Changes to Canada's drunk driving laws will give police sweeping powers, warn legal experts
If Canada's new impaired driving laws are passed police could show up on your doorstep — up to two hours after you arrive home — to demand a breath or saliva sample.
It's one of the things that most concerns Calgary defence lawyer Dale Fedorchuk. who says the proposed law "begs" for a constitutional challenge.
Fedorchuk says officers would have the power to charge someone with impaired driving, even after they park their vehicle.
"I don't understand the reasoning," said Fedorchuk. "Why do we have to be concerned about people who are already home?"
The Trudeau government introduced sweeping changes last month that include, among other measures, mandatory roadside breath samples and much harsher penalties for some offences that could result in up to 10 years in prison.
Police can also demand a roadside saliva sample — but they must first have reasonable suspicion that a driver has drugs in their body.
The changes, which were announced the same day the federal government unveiled its bill to legalize marijuana, are stirring a lot of debate among local lawyers, legal experts and victims groups who are lining up to either praise or pan the legislation.
"I'm a little puzzled, actually," said Calgary law professor Lisa Silver.
Along with Fedorchuk, Silver also predicts the law will be challenged on constitutional grounds because police will no longer require "reasonable suspicion" before demanding a breath sample.
Officers can simply demand a test and drivers will have no choice, since refusing to provide a sample is a Criminal Code offence.
"There's going to be litigation around this for sure," says Silver.
Section eight of the Canadian Charter of Rights and Freedoms states "everyone has the right to be secure against unreasonable search or seizure."
Silver says once a sample is unreasonably seized, a driver would essentially be "conscripted against themselves."
"What you've given those officers will be used against you to convict you, ultimately, in court," said Silver.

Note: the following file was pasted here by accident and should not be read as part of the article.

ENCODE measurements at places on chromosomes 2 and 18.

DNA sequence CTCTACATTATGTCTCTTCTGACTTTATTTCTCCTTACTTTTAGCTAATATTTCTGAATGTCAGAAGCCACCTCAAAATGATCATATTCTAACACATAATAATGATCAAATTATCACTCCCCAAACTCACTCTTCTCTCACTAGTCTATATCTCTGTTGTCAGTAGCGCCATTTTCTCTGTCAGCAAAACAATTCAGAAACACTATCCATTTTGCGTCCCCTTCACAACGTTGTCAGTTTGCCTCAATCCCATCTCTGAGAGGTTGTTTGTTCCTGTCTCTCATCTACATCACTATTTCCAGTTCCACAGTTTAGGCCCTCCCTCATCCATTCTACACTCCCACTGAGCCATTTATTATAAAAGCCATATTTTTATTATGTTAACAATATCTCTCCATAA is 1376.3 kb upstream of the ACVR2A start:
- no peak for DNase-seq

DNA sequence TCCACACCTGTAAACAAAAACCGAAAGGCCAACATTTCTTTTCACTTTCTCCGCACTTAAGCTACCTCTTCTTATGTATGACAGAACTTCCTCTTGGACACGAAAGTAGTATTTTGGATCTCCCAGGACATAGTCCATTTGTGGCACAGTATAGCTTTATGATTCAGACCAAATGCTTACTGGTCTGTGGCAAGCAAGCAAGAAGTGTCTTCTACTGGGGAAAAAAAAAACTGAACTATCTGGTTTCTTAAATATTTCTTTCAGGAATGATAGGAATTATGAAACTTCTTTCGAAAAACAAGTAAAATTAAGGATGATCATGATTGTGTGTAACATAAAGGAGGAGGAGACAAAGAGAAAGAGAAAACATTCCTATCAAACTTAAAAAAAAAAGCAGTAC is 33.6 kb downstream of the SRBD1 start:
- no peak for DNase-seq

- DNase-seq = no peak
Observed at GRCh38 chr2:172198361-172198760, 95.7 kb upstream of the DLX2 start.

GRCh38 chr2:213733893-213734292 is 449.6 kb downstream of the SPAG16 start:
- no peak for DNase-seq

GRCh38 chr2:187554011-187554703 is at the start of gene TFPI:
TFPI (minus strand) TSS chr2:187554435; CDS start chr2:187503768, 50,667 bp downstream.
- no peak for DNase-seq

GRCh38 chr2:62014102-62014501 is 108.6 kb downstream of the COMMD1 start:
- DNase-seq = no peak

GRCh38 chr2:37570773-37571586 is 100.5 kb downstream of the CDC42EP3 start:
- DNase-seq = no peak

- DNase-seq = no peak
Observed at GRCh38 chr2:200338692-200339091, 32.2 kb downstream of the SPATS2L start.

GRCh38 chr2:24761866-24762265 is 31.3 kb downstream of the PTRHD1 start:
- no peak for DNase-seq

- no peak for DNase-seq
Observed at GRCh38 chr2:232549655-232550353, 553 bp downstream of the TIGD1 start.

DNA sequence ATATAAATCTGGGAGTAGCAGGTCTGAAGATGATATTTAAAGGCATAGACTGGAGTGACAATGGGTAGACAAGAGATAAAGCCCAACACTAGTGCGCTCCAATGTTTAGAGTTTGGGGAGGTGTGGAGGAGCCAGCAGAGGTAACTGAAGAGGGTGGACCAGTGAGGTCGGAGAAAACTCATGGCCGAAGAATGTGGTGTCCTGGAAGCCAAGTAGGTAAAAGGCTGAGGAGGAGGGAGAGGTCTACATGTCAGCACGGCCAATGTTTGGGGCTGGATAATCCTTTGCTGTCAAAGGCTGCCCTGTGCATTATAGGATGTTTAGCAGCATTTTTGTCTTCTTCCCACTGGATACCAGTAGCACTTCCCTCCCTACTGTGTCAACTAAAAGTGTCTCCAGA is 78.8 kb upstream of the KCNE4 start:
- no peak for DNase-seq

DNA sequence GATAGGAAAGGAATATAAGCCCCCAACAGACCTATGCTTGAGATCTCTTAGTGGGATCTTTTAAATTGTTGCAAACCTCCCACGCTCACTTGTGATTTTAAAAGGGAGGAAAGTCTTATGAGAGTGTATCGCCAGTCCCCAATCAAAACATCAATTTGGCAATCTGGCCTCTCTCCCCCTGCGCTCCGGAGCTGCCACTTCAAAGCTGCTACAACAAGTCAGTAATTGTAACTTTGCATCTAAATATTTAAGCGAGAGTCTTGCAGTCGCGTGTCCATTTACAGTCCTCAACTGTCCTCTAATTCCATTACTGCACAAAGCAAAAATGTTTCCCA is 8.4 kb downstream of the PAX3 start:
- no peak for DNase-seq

Shifting the burden of proof
Fedorchuk says the proposed law could shift the burden of proof onto an accused. As an example, he says someone who is approached by police at their residence would have to prove they consumed alcohol or drugs at home after they exited their vehicle and were not driving drunk.
Silver says the changes are likely meant to eliminate what's known as the bolus or intervening drinking defences.
Currently, drivers can avoid fines or a criminal conviction by claiming they consumed alcohol just before or while driving, and thus were not over the legal limit at the time they were driving because the alcohol was not yet fully absorbed in their system.
They can claim it was only later, at the time of testing, that they reached an illegal blood-alcohol concentration.
Additionally, they can attempt to dash away from the scene of an accident and claim they consumed alcohol once home.
The government says it would close that loophole by changing the timeframe for blowing over the legal limit from "at the time of driving" to within two hours of driving.
It's a big problem
Silver says the issue may run contrary to the presumption of innocence.
Calgary police officers who conducted a recent checkstop on Mission Road in southwest Calgary appear supportive of the new changes — particularly the section that drops the requirement that officers must first have reasonable suspicion before demanding a breath test.
"To keep everybody safe it's a good idea they should also be checked randomly for any alcohol consumption or drugs," said Acting Sgt. Mudassir Rana. "So checking their sobriety should be a basic part, a condition of their license."
Calgary ranks 20th among Canadian metropolitan areas in the number of impaired driving charges laid according to a report from Statistics Canada.
Good first step
Mothers Against Drunk Driving says the proposed changes are a good first step. Karen Harrison says there's a link between tougher impaired driving laws and reduced fatalities and injuries in other jurisdictions.
Her brother, Tony Harrison, was killed by a repeat drunk driver in 2012 who was then sentenced to six years in prison.
Harrison isn't sure the new tougher laws still stop chronic, repeat offenders.
"It will deter some people from drinking and driving," she said.
- Bryan Labby is an investigative reporter with CBC Calgary. If you have a good story idea or tip, you can reach him at email@example.com or on Twitter at @CBCBryan.
Correction : An earlier version of this story suggested a police officer could demand a roadside saliva sample from a driver without reasonable suspicion. In fact, a roadside oral fluid sample can only be demanded if an officer has reasonable suspicion that the driver has drugs in his or her body.(May 03, 2017 5:52 PM)